This is another in our series of posts on the topic of “managing by cliches.”
Last week was a very good one in my department, as a long-hoped for project moved forward in a significant way, after years of opposition from certain quarters. Reflecting on the reasons that we finally made progress, I believe it came down to two things:
- perseverance (i.e., being too stubborn to give up)
- patience (being willing to “wait it out” until conditions were more favorable).
Melding these two qualities together, I think the cliche “timing is everything” is really what was at work here.
One might argue that “timing” is nothing more than luck — i.e., some people are just “born under a lucky star” and always appear to be “in the right place at the right time.” “Not me,” you might say. “If I didn’t have bad luck, I’d have no luck at all” we might all feel in our “Charlie Brown” moments. (Raise your hand if you’ve ever thought this about yourself). While I wouldn’t argue that luck (or “good fortune,” or “kizmet,” or “serendipity”) plays no role, I do think that other more controllable factors are involved, as well.
I believe that awareness of “the moment” plays a key role in this. No one can be fully aware of everything and everyone around them, of course. But through practice and focus, we can probably all get better at this.
As one example on the “bad timing” side … our national sales director had an office next to mine for several years. A good and honorable person (of the “true gentleman” variety), “Roger” had worked for several months researching a powerful sales contact management software system he wanted to implement. Once he was ready, he got the topic on the agenda of the division management meeting.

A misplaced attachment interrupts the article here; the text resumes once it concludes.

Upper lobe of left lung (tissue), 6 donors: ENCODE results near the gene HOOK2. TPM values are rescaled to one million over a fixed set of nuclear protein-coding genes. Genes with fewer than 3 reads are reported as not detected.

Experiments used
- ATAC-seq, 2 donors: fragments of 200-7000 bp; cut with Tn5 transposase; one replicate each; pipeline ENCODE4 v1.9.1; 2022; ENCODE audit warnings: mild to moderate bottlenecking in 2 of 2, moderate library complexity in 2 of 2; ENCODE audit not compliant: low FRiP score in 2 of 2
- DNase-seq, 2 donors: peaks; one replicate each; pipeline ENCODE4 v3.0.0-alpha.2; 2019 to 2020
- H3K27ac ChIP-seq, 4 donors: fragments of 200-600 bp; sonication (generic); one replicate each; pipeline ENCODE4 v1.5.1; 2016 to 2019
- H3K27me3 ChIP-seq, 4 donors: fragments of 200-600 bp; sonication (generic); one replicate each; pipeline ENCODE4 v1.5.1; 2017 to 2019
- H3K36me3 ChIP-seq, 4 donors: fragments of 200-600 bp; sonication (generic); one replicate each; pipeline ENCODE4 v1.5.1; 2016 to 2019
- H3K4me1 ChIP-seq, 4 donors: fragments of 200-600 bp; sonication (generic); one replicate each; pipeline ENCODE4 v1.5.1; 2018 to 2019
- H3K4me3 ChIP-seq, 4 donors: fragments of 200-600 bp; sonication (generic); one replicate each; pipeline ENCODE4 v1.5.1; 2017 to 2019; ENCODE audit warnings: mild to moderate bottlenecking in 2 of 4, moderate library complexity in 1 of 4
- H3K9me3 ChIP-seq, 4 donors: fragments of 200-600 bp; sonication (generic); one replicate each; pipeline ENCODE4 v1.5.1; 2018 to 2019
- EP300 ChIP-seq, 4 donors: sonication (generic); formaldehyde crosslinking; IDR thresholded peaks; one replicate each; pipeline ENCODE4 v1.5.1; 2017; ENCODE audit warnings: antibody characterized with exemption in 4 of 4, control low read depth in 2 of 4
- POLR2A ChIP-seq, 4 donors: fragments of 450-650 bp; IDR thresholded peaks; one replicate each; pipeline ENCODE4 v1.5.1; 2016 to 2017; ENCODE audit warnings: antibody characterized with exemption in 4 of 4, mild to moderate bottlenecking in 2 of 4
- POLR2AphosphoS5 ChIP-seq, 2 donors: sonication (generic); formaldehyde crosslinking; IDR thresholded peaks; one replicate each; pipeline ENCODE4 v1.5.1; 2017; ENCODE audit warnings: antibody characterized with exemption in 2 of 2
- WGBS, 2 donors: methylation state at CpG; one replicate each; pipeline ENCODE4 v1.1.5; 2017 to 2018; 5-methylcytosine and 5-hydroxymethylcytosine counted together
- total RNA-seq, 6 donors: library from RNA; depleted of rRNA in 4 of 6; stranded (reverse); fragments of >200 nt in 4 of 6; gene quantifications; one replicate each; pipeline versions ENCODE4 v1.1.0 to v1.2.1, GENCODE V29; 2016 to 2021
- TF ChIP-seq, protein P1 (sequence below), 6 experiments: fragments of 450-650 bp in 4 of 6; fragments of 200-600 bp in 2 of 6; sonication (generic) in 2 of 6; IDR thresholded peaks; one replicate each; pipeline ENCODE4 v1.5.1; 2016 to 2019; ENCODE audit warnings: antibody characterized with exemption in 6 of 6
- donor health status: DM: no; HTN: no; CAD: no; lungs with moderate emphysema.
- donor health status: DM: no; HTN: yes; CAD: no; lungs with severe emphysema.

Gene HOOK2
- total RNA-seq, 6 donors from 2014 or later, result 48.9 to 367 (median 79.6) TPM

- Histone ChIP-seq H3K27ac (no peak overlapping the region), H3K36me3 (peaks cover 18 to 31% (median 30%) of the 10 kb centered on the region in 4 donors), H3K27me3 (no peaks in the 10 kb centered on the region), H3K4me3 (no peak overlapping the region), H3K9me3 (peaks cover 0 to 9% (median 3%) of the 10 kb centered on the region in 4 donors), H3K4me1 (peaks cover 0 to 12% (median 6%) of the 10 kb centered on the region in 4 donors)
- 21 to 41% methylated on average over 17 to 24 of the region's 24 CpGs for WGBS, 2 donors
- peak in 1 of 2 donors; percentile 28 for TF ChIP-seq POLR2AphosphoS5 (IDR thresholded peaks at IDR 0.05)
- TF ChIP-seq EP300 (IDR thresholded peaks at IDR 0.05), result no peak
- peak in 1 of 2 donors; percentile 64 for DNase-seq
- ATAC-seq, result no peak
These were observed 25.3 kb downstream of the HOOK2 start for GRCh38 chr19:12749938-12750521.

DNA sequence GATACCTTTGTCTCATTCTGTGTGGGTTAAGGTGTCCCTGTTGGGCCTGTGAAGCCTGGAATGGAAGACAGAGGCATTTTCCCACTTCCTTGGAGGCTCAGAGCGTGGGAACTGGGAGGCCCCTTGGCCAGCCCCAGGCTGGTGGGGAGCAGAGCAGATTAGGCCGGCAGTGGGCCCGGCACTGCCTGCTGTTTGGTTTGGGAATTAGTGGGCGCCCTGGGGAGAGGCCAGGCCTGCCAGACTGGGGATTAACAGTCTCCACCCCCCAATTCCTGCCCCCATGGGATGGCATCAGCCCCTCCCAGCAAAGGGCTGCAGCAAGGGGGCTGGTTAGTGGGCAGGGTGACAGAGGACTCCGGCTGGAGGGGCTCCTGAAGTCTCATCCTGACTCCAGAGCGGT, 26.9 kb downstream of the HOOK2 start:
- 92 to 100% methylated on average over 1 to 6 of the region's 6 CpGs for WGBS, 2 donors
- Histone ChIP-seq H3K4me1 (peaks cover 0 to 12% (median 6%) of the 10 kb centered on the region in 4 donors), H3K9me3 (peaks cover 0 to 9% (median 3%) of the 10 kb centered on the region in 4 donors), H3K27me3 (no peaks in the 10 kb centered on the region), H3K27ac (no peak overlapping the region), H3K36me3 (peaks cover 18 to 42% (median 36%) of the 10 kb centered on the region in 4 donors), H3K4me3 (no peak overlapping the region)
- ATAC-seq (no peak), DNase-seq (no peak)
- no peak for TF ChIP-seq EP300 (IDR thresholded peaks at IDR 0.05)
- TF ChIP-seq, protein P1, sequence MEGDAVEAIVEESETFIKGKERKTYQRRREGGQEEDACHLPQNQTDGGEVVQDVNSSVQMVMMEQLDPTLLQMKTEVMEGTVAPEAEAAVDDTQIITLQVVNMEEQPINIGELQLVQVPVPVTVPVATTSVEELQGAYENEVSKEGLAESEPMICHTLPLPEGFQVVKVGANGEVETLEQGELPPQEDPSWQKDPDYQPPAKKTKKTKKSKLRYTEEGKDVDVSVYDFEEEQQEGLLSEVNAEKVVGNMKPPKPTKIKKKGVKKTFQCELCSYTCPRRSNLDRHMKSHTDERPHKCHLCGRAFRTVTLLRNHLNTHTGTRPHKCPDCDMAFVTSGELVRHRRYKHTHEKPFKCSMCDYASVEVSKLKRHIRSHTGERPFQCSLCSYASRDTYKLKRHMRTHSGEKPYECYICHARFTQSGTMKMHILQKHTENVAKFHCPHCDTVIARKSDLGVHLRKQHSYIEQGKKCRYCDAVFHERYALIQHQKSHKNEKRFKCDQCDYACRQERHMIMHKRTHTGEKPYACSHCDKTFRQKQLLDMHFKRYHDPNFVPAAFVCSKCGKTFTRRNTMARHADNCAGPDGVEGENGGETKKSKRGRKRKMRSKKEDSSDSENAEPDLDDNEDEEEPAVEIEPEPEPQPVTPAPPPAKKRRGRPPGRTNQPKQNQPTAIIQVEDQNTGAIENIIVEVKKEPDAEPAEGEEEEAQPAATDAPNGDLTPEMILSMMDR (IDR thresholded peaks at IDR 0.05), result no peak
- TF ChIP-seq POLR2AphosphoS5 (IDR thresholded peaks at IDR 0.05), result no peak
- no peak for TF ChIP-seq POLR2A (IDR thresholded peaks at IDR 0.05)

So far, so good. Until, that is, the CEO opened the meeting with an impassioned directive for strong expense controls during the just-started economic downturn. Next speaker: Roger. Yep — you guessed it: He went ahead with his presentation as planned. Suffice to say, a big-ticket software program wasn’t exactly what the CEO meant by “expense controls.” Poor Roger (and his contact management program) was scarcely heard from again.
Perseverance and Patience
Another colleague brought to life the opposite experience. “Karla” was a very talented HR manager who has since gone on to great achievements with an exemplary national organization. Having developed a very strong proposal for a new talent management (we probably called it “recruiting” back then) initiative, she was able to get herself on a management team agenda, just like Roger did. And, just like Roger’s situation, something unexpected came up — a crisis of some sort — that derailed the meeting significantly. Her response, however, was quite different … and made all the difference.
When it was finally her time to speak, there was left only a small portion of the time Karla knew she would need to lay out her idea and build support and enthusiasm for getting the project approved. Plus, the meeting participants were exhausted by the emotion of the day’s discussions and everyone just wanted to get home. Sensing all of this, when it was her time to speak, she simply noted the events of the day and asked if her agenda item could be delayed until the next meeting — which the meeting leader approved instantly. Karla’s temporary disappointment at the delay soon turned into a sense of accomplishment when her project was eagerly approved at the next meeting.
Picking Our Spots
While patience and perseverance aren’t easy for anyone (and admittedly even more difficult for some personality types or temperaments than others), if we can hold to these two characteristics, often what results — i.e., “good timing” — can be just the thing that creates the success that we’ve hoped for.
What has been your experience of patience or perseverance winning the day?